London bound with Louise Voss
Hampton Court….. Seems like a nice leafy part of London where you might think nothing really happens…not in those lovely houses…but behind the curtains….Louise Voss is here to tell us more.
First of all, your cover is stunning! Thank you! I love it too – and apparently the finished version’s going to be even nicer – haven’t seen that yet.
Now if ever there was a dysfunctional marriage- this is it, isn’t it? You must have had some fun researching this!
It is one of those confusingly complex marriages – both parties know the other is flawed, but has no idea quite how much. There are so many secrets between them – but there’s always also been a lot of passion and love as well, which has papered over a lot of cracks. To be honest I didn’t research that part of it at all, it just sort of evolved as the characters developed.
Location, Location, Location….
Much of the book is set in the area where I live, suburban south-west London near Hampton Court and the Thames. The lock-keeper’s cottage that Ed and Lynn live in doesn’t exist, although I have a very clear image of where it is. There are a few houses that look out over the river, a couple of miles downstream from Hampton Court Bridge, and I’ve always found it interesting that they aren’t on a street, but just on a footpath that runs along the river. Must be lovely to look out of your front room window straight onto that stretch of the Thames.
Tips about visiting the locations in your novel. Did you visit them to research this book?
I did visit Alderney (several times, because it’s such a fantastic place). Most of the other locations are local to me, or, like the Barbican, places I’ve been many times. There’s one location that I’ve never visited but would love to – but I can’t discuss because it gives too much away.
Why is the story important – its message?
I haven’t ever thought about it as having ‘importance’, or any particular message – I never do with my books. It’s more about telling a good story that, in the case of the crime novels, keeps people guessing. I suppose, thinking about it in retrospect, if there is any sort of message it would be a warning that sometimes you really don’t know people half as well as you think you do. A salutary tale!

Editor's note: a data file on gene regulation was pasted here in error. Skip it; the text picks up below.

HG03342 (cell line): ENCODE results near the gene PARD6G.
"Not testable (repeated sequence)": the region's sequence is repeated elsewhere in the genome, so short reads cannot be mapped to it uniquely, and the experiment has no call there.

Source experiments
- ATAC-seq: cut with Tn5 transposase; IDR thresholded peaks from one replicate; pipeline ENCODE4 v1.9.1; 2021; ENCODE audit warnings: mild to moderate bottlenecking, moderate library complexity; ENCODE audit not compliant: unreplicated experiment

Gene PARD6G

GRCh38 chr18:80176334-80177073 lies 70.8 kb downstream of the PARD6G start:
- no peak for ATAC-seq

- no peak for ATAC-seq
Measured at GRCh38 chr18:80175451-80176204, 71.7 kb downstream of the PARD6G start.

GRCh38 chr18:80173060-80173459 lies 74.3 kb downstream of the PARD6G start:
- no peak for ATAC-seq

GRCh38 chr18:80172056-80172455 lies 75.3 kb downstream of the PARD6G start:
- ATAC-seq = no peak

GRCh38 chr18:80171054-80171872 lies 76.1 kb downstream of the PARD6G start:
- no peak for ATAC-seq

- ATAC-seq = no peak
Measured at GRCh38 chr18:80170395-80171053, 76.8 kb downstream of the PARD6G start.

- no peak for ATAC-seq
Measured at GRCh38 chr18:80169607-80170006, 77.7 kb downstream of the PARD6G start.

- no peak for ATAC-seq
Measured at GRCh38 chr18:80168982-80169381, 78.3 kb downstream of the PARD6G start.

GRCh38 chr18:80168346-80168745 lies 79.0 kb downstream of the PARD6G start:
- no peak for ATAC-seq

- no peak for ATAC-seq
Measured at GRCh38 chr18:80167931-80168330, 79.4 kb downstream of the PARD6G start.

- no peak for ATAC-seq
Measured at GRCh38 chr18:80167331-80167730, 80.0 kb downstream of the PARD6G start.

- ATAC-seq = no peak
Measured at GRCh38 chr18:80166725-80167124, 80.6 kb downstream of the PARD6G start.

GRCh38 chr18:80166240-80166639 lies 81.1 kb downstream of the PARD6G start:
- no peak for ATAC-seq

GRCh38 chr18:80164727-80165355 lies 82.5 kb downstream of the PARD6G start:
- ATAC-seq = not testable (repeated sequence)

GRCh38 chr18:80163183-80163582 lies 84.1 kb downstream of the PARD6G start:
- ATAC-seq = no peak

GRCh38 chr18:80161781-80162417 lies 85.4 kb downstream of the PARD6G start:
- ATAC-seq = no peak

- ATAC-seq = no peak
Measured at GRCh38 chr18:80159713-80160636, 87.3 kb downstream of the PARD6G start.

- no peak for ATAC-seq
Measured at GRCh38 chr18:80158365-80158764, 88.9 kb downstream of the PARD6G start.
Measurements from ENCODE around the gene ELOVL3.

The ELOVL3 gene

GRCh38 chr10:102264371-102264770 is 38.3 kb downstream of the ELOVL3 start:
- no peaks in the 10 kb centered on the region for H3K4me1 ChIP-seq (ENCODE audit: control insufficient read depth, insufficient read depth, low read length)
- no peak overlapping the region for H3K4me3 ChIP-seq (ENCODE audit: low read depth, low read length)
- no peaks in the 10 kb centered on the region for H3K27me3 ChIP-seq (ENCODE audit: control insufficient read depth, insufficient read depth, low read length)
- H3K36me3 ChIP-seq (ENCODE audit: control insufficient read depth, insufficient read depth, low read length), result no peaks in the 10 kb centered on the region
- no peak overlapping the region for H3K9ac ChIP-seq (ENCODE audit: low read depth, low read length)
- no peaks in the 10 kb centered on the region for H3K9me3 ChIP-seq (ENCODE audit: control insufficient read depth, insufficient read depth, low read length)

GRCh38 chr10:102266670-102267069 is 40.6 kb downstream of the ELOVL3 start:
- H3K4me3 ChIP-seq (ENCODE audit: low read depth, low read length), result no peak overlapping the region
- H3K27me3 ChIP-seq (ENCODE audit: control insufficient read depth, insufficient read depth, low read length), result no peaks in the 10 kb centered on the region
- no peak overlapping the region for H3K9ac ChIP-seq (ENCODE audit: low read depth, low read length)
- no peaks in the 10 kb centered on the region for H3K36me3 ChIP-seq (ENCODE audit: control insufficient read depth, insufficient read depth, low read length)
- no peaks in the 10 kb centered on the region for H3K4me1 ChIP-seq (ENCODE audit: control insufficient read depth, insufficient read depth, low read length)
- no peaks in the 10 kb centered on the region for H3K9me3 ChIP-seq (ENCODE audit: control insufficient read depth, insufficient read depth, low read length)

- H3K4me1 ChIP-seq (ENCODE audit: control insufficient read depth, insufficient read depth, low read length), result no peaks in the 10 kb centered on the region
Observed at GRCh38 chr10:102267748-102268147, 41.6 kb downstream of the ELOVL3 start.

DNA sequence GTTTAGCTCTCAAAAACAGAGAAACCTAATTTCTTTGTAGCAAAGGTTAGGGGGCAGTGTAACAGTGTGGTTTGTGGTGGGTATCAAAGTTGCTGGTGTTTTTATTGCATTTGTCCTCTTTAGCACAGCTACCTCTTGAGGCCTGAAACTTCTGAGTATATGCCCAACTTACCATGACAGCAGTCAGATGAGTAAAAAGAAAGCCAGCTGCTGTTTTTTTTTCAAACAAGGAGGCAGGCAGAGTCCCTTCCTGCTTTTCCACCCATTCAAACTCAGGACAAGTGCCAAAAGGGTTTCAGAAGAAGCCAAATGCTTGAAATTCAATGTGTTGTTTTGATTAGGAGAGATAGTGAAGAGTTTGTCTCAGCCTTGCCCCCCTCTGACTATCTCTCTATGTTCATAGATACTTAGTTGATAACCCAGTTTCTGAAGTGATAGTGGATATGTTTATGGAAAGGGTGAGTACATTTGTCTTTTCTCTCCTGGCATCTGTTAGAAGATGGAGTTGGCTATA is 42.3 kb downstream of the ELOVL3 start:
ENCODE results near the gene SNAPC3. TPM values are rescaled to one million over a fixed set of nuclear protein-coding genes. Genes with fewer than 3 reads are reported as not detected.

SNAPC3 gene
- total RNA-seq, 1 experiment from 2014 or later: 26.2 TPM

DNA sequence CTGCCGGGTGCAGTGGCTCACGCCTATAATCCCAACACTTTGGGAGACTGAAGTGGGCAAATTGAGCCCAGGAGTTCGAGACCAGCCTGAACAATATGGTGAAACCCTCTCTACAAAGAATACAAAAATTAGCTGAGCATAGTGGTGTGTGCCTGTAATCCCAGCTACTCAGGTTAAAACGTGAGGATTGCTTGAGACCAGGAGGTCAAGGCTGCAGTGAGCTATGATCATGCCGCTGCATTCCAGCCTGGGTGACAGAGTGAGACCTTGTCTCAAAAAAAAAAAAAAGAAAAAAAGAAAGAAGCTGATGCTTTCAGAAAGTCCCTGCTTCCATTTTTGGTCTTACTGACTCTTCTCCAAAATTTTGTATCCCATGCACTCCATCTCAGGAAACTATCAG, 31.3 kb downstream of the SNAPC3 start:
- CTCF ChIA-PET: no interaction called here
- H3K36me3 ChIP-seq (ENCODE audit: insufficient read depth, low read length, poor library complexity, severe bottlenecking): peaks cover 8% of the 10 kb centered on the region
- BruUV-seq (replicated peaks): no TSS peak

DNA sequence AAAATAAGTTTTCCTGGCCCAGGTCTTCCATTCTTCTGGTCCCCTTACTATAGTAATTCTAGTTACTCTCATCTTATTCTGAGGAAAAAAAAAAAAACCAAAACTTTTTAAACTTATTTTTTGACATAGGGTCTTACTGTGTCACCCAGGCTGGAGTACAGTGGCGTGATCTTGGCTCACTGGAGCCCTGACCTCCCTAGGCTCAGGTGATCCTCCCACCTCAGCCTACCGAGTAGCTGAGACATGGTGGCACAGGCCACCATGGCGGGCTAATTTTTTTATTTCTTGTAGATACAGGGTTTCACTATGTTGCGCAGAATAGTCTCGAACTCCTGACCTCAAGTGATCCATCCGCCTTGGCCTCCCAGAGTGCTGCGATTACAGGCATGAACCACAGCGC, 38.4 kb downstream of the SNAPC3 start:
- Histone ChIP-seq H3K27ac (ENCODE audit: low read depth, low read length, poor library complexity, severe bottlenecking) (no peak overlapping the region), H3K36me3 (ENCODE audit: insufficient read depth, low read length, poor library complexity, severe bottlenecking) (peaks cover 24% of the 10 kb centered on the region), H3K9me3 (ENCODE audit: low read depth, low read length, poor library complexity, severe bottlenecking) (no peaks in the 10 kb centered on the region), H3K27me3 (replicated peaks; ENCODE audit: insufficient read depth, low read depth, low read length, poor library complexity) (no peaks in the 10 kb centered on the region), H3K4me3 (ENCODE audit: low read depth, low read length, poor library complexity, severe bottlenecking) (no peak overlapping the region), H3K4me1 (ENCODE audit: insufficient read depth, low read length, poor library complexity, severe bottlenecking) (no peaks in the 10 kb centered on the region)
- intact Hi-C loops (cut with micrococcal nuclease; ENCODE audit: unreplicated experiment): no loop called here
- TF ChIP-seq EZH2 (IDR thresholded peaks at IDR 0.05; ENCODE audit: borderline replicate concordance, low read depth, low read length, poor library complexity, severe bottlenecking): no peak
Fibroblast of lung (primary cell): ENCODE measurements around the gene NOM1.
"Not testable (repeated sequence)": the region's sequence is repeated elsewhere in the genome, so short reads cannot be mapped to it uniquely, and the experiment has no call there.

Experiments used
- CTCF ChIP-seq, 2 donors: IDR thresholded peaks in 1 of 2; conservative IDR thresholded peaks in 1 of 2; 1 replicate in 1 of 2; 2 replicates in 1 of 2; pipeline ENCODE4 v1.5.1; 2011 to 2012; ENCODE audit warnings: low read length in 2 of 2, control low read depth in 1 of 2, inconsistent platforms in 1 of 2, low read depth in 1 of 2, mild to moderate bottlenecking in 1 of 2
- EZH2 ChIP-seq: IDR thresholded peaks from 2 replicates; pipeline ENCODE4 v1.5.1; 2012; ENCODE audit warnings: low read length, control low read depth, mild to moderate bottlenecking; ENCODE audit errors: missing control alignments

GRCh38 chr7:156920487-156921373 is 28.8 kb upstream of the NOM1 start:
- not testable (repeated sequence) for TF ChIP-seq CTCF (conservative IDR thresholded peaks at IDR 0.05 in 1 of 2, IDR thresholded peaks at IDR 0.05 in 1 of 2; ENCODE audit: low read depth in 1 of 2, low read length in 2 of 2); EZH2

Your novel is very dark and gets inside your head..how did you relax and escape from that when not writing?
I never needed to. I mean, obviously I need to relax, but for me it’s the writing that’s the welcome escape from the trials and tribulations of daily life, rather than the other way round.
Your novel would work well on television – Doctor Foster-esque but better. Any ideas for a cast?
Thank you very much! I hadn’t thought about it until now, but I’d love Maxine Peake or Sarah Lancashire for Lynn.. And I’ll have Sean Bean for Ed, please. I’m really glad you asked me, as I’ve just remembered that Mr Bean is a friend of a friend… am going to enquire if he could get the book over to him!
If you could tell the Old You something, what would it be and why?
Pay attention to your intuition. If something seems like a red flag, it probably is. I had a terrible experience about ten years ago with a so-called good friend and learned that lesson the hard way.
We all love a unreliable narrator and a web of lies don’t we? Was it hard to plot this kind of thriller?
We do – until it happens to you in real life! The ‘friend’ I mention above turned out to be a compulsive liar and narcissist – this isn’t a spoiler, and isn’t at all what THE OLD YOU is about, but I did draw on some of the emotions I experienced when I began to suspect that a friend I loved perhaps didn’t have my best interests at heart after all…!
And yes, it was very hard to plot. Plotting is not my strongest suit anyway – which is odd as most of my books tend to end up with fairly complex plots – but wow, this one took a lot of getting right (There are a LOT of grateful thank-yous in the acknowledgements!)
Thank you so much Louise! (The lovely Louise will be answering my questions live at Newcastle Noir this weekend!)
BookTrail Boarding Pass: The Old You